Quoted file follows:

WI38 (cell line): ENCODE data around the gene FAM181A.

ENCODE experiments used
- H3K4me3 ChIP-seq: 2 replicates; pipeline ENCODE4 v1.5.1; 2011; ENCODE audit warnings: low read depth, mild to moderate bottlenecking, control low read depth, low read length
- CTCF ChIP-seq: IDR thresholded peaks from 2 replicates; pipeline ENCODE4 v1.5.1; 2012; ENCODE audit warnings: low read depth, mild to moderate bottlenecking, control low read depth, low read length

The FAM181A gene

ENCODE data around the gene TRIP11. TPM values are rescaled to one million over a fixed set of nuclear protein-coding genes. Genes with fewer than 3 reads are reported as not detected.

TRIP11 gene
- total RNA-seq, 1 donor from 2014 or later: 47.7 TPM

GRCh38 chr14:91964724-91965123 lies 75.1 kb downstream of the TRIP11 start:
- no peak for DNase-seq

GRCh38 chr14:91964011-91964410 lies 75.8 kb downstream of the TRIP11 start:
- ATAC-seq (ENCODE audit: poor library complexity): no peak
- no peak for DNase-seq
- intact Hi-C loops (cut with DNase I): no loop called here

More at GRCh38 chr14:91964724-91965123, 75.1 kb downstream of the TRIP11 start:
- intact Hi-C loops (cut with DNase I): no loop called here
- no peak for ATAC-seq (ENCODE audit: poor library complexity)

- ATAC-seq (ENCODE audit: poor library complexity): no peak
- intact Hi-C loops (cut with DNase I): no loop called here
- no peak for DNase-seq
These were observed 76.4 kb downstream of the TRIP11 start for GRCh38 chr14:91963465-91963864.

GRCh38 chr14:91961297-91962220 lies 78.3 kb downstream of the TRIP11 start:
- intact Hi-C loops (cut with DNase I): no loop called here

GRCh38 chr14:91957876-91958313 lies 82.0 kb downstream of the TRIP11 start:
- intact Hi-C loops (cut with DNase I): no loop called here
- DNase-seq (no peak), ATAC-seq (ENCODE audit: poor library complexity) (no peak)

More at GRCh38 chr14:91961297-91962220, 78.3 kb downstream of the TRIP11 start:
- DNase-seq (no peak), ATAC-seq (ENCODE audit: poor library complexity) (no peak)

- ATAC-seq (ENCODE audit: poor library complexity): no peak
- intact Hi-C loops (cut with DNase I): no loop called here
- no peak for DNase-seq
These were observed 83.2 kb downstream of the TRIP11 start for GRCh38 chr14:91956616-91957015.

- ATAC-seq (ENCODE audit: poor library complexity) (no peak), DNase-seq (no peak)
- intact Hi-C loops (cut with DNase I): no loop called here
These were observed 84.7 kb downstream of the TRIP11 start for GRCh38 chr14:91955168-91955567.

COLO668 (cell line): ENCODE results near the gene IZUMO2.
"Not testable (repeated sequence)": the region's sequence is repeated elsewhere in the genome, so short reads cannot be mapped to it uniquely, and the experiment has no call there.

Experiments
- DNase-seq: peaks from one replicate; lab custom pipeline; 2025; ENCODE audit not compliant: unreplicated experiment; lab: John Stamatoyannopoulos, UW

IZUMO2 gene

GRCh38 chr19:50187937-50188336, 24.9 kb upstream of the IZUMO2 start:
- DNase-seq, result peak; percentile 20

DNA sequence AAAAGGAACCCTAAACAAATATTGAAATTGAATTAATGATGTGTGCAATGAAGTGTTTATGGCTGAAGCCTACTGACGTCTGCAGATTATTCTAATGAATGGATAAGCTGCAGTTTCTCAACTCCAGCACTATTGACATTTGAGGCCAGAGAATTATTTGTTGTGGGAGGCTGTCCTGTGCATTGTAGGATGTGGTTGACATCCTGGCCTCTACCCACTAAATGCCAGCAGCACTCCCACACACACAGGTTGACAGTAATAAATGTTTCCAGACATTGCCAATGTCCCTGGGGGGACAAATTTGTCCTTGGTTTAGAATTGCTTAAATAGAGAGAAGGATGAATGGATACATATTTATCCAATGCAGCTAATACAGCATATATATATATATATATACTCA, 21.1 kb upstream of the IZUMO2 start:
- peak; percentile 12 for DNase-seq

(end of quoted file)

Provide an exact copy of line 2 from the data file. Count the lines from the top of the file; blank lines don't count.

ENCODE experiments used